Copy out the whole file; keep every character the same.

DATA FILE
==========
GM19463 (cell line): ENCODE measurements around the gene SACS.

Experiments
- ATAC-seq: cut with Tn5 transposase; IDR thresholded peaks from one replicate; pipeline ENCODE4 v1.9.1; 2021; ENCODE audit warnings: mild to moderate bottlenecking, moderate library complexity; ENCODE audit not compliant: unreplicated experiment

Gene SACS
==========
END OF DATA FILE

GM19463 (cell line): ENCODE measurements around the gene SACS.

Experiments
- ATAC-seq: cut with Tn5 transposase; IDR thresholded peaks from one replicate; pipeline ENCODE4 v1.9.1; 2021; ENCODE audit warnings: mild to moderate bottlenecking, moderate library complexity; ENCODE audit not compliant: unreplicated experiment

Gene SACS